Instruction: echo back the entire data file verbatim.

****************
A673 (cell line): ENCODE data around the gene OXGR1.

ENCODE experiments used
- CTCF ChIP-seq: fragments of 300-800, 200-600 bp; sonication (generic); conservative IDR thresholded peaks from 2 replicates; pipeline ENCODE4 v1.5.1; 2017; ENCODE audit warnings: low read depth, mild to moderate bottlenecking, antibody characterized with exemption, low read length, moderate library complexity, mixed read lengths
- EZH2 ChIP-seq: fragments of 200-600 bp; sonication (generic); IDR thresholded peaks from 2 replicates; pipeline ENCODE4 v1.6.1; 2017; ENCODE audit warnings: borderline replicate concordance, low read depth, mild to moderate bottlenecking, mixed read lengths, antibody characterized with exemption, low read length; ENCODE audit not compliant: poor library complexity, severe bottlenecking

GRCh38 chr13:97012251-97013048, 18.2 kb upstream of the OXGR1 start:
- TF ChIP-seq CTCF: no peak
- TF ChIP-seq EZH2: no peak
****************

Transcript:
A673 (cell line): ENCODE data around the gene OXGR1.

ENCODE experiments used
- CTCF ChIP-seq: fragments of 300-800, 200-600 bp; sonication (generic); conservative IDR thresholded peaks from 2 replicates; pipeline ENCODE4 v1.5.1; 2017; ENCODE audit warnings: low read depth, mild to moderate bottlenecking, antibody characterized with exemption, low read length, moderate library complexity, mixed read lengths
- EZH2 ChIP-seq: fragments of 200-600 bp; sonication (generic); IDR thresholded peaks from 2 replicates; pipeline ENCODE4 v1.6.1; 2017; ENCODE audit warnings: borderline replicate concordance, low read depth, mild to moderate bottlenecking, mixed read lengths, antibody characterized with exemption, low read length; ENCODE audit not compliant: poor library complexity, severe bottlenecking

GRCh38 chr13:97012251-97013048, 18.2 kb upstream of the OXGR1 start:
- TF ChIP-seq CTCF: no peak
- TF ChIP-seq EZH2: no peak